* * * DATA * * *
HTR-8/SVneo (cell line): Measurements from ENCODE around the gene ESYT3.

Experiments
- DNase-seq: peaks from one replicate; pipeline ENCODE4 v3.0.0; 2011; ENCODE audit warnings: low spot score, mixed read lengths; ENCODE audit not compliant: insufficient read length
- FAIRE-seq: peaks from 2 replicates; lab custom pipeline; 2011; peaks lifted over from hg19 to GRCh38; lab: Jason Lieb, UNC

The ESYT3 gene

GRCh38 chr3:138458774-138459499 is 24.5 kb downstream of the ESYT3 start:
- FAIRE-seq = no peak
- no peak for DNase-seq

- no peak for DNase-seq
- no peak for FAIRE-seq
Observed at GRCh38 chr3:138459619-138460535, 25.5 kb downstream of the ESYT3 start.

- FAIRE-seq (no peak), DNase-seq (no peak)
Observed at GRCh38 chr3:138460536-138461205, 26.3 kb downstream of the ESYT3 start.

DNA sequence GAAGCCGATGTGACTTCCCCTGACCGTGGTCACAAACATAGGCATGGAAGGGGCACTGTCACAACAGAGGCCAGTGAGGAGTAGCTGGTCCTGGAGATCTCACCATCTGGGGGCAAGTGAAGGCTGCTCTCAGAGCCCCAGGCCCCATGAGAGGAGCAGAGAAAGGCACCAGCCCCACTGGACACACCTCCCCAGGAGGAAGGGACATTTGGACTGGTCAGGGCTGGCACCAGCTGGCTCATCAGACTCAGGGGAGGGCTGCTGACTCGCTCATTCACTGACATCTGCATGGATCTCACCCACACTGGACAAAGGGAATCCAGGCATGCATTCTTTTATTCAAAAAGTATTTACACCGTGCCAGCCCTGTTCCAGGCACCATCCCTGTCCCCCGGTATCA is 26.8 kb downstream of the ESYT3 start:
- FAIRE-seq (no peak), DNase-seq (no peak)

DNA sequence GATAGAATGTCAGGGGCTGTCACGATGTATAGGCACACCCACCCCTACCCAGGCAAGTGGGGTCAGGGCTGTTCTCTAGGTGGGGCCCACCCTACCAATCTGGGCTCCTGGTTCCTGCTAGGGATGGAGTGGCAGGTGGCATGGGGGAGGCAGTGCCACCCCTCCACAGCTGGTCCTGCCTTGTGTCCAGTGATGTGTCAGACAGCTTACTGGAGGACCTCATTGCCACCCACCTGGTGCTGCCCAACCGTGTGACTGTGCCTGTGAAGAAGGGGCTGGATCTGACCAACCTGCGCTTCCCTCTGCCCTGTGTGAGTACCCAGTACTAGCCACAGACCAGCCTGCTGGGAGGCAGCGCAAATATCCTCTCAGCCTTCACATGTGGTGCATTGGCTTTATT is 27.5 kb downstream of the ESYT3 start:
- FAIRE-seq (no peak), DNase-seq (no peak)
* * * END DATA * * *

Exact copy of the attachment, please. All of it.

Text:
HTR-8/SVneo (cell line): Measurements from ENCODE around the gene ESYT3.

Experiments
- DNase-seq: peaks from one replicate; pipeline ENCODE4 v3.0.0; 2011; ENCODE audit warnings: low spot score, mixed read lengths; ENCODE audit not compliant: insufficient read length
- FAIRE-seq: peaks from 2 replicates; lab custom pipeline; 2011; peaks lifted over from hg19 to GRCh38; lab: Jason Lieb, UNC

The ESYT3 gene

GRCh38 chr3:138458774-138459499 is 24.5 kb downstream of the ESYT3 start:
- FAIRE-seq = no peak
- no peak for DNase-seq

- no peak for DNase-seq
- no peak for FAIRE-seq
Observed at GRCh38 chr3:138459619-138460535, 25.5 kb downstream of the ESYT3 start.

- FAIRE-seq (no peak), DNase-seq (no peak)
Observed at GRCh38 chr3:138460536-138461205, 26.3 kb downstream of the ESYT3 start.

DNA sequence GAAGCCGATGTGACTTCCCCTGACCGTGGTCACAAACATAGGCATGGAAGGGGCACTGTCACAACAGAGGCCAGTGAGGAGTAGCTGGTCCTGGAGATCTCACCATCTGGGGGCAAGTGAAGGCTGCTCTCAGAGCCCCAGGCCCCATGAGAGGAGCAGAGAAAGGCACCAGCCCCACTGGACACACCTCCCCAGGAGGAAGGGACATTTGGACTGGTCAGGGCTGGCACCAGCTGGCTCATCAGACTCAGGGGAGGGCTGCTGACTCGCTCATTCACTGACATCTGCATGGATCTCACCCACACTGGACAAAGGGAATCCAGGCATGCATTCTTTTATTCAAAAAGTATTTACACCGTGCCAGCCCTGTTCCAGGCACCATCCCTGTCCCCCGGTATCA is 26.8 kb downstream of the ESYT3 start:
- FAIRE-seq (no peak), DNase-seq (no peak)

DNA sequence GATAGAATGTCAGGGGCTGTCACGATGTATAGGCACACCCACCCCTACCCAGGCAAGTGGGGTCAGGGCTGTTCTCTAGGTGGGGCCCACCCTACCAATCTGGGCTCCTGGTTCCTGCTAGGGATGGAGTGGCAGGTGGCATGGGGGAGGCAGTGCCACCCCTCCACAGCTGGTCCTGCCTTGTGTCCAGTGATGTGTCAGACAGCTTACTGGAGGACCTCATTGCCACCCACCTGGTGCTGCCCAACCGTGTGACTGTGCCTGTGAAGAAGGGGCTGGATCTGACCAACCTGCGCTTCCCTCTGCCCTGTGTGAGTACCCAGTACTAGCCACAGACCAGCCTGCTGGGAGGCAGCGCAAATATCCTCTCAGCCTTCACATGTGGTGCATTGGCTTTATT is 27.5 kb downstream of the ESYT3 start:
- FAIRE-seq (no peak), DNase-seq (no peak)